Life in a Restaurant, Week 29: Nothing Strikes Fear Like HACCP

"My father taught me to work; he did not teach me to love it."

-William Adams

The story of how Christina Tosi became the chef at Momofuku’s Milk bar is an interesting one. Actually it’s not even interesting at all - it’s stupidly boring (not because of her of course). When David Chang got in trouble for using a vacuum sealer by the Department of Health during the early stages of starting Momofuku, he hired Tosi to write the mandated health plan for him. She just also happened to make some kickass pastries, and is now the figurehead of a delicious, tooth-achingly sweet dessert empire.

We have a vacuum sealer at the restaurant. It’s a marvelous, hulking piece of machinery that reminds me of a Soviet Era super computer in how it’s presence demands equal parts respect and terror. Clamp down the pexiglass lid and it explodes into life for the next twenty seconds as it extends the shelf life of our proteins and lets us to do magical things like compress watermelon into dense, bursty bricks and seal large hunks of pork shoulder to throw into the immersion circulator so they can become tender steaks. But like David Chang, few people know that it’s one of the most regulated pieces of cooking equipment by the Department of Health, requiring a safety plan known as an HACCP, or a Hazard Analysis Critical Control Point Plan. (I just got fatigued re-reading that previous sentence.)

I’m not sure how I became the one stuck with writing the plan. Maybe it was the consequence of deciding to get a college degree instead of jumping into a random dish pit at age 16 and working my way up the kitchen hierarchy. No one in the restaurant had even heard of HACCP until the inspector dropped by, but before I knew it, The Chef gave her trademark twinkling gleam to the health inspector and I was then handed the manila envelope containing the documents we needed to submit to the California Department of Health along with our deadline.

HACCP loomed in my head for the next month. It took me three weeks of focused research just to figure out what it was, and what we were even required to do. If it took a recent college graduate that long just to figure it out, I wonder how most small restaurants with back of house staffs made up of non-native Hispanic and Latinos fair. The recommended prerequisites are inane: Assemble a team to write you plan - it should involve someone with a P.h.D preferably. Have someone with an advanced degree in microbiology. You mean your restaurant doesn’t have a full time biochemistry engineer? One cannot vacuum seal fish, unless the fish has been frozen beforehand. One cannot vacuum seal produce with a ph under x or a water activity level above y, which by the way you measure via a tool costing at least three thousand dollars. There were no online templates or resources to be found, except from the smart few who decided to take advantage of lost and frustrated line cooks to turn HACCP writing into a full fledged business.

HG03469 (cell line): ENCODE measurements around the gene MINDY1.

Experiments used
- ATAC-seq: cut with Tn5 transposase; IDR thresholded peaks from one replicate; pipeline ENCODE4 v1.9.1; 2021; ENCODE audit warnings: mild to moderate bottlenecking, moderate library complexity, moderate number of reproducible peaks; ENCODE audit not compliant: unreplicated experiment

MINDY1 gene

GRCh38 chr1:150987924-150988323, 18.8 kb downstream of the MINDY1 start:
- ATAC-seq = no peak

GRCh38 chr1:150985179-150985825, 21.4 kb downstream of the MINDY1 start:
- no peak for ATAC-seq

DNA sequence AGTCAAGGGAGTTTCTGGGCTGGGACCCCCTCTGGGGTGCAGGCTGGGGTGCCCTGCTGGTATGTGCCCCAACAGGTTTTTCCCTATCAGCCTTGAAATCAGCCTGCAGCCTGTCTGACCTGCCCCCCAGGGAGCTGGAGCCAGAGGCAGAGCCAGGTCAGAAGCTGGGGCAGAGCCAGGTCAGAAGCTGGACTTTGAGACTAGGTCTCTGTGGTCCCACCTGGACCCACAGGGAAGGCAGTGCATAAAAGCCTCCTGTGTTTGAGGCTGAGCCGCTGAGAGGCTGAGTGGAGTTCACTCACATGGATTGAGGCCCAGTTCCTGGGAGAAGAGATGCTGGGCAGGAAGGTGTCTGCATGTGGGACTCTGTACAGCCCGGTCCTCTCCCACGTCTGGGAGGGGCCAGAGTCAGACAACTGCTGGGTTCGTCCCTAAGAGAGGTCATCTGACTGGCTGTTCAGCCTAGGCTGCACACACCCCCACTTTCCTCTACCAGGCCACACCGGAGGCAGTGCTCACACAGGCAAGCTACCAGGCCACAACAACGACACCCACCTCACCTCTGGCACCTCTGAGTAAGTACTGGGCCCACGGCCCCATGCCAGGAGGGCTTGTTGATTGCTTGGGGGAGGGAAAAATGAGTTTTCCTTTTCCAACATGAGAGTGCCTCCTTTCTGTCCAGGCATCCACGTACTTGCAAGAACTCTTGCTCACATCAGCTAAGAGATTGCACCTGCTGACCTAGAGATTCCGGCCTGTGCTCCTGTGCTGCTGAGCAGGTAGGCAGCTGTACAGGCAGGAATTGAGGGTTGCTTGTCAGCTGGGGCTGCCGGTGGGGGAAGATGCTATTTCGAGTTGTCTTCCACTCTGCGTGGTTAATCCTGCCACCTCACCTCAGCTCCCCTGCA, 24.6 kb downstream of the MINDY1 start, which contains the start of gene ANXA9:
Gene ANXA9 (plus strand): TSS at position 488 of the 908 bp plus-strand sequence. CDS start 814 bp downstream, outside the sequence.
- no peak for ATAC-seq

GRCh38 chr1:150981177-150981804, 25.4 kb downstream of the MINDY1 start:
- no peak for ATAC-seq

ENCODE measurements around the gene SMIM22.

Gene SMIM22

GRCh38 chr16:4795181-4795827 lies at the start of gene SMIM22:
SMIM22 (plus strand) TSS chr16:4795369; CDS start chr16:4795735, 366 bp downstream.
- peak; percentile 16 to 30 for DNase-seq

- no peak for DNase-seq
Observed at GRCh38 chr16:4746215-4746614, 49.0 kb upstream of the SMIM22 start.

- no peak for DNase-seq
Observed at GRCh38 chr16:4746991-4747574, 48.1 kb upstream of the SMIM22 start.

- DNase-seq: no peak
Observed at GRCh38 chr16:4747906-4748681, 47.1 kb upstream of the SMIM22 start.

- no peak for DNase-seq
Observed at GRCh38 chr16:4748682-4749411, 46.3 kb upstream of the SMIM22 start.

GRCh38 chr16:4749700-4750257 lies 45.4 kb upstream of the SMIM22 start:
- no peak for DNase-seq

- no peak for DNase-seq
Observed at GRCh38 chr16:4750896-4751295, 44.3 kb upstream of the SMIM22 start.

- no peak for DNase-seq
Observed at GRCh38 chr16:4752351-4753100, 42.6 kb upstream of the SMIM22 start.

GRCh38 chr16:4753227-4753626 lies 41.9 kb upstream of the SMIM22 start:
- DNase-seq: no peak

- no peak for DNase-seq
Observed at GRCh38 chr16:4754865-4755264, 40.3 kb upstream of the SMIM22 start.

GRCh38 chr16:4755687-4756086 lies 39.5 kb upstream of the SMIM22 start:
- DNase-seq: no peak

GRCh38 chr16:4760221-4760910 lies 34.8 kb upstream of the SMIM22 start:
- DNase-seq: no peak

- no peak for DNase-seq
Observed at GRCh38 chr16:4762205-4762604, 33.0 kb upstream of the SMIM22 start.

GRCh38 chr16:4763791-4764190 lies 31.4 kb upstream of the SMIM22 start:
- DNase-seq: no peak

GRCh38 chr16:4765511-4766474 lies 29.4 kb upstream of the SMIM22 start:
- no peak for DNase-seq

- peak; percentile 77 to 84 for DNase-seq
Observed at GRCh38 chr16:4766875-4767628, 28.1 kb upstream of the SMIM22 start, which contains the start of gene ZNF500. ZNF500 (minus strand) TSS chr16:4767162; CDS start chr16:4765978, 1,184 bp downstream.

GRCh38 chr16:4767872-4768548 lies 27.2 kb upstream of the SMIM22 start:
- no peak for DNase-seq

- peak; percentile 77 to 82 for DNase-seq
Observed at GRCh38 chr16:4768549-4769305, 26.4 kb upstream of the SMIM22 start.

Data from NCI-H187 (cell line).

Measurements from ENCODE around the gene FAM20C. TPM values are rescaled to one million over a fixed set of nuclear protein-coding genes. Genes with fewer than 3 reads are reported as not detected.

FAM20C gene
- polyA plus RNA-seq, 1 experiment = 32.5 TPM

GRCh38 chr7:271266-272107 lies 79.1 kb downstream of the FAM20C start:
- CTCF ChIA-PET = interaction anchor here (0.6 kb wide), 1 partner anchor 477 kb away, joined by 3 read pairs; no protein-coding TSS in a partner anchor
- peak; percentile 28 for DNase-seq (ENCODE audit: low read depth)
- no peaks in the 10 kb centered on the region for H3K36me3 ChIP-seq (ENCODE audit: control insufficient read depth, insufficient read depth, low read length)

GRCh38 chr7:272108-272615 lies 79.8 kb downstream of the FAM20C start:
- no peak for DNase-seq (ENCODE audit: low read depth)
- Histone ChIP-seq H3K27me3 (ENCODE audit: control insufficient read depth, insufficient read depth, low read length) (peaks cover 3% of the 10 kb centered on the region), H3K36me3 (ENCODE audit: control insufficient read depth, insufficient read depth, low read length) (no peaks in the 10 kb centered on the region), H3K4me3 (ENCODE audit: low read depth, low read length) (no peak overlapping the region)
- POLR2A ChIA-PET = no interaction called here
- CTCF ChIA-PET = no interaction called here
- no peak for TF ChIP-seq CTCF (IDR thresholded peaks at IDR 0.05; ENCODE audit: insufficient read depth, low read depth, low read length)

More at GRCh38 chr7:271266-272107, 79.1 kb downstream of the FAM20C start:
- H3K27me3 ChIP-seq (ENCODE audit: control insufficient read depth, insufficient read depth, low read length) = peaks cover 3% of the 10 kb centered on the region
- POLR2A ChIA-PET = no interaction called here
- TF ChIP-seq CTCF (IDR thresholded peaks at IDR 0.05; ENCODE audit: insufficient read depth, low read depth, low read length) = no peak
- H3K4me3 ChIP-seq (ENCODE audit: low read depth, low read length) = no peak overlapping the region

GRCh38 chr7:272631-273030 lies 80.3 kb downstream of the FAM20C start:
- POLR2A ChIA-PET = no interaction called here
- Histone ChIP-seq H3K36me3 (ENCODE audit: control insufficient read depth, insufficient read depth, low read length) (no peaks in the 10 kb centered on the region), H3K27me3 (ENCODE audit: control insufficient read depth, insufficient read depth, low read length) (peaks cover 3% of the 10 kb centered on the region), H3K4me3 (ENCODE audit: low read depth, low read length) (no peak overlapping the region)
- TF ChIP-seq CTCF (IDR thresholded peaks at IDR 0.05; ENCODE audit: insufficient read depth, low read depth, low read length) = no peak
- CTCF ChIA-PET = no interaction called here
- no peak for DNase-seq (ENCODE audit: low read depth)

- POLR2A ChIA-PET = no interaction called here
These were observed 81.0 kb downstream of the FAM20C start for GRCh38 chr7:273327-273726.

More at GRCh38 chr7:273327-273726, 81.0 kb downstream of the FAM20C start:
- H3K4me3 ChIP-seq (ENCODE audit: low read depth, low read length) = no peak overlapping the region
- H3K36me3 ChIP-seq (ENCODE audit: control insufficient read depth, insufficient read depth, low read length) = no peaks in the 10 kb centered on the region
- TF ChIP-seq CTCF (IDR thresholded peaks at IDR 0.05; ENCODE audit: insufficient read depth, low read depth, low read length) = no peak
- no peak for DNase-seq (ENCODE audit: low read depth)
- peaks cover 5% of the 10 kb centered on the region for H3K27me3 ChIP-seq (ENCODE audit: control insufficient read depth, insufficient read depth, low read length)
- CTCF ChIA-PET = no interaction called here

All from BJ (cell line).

After I would get home from a shift I’d sit behind my computer, telling myself tonight would be the night I would hammer it out, before admitting defeat over a bowl of soggy Cinnamon Toast Crunch whilst a Netflix marathon was going around in the background. (Again, still in my jeans and apron corrupted with the trademark smell of onions, Callebaut chocolate, and brown sugar.)

Decision trees made up of arbitrary choices looking more like random guesses than anything else plastered my word document, along with proposed procedures that, if actually implemented at any decent restaurant, would make us constantly behind on prep by hours on end. Every single piece of meat has to have its temperature taken before and after you fire it for a table. Make sure your steak is at least 145 degrees for ten seconds! (Haha yeah right.) Log your lowboy refrigerator temperatures every hour during service. Have flowcharts detailing every single process step of making every dish served at the restaurant (Does stirring the pot of risotto count as a process step?). Promising we’d keep a logbook detailing what time every produce and meat delivery came in and if it arrived at the proper temperature. Yes, we promise we’ll unnecessarily sanitize the already sanitized area each and every time we use the vacuum sealer.

I doubt our plan came anywhere close to the ones sent in by wd-50 and momofuku. As I mailed the printed report one day before the deadline, I’ll concede though there was one positive outcome of making an HACCP plan: I’m supremely glad I chose not to pursue any professional endeavours remotely related to science or math. There are moments you experience in your lifetime in which you are god awful you do what you currently do.

Now you might be curious. Did the state approve our plan?

I don’t know, it’s been over six months as I’ve been writing this and we still haven’t heard back. We don’t have a Momofuku-like cult following, and I have yet to become the face of a national pastry empire filled with birthday cake sprinkles and crack pie. I’m just sitting here behind a laptop.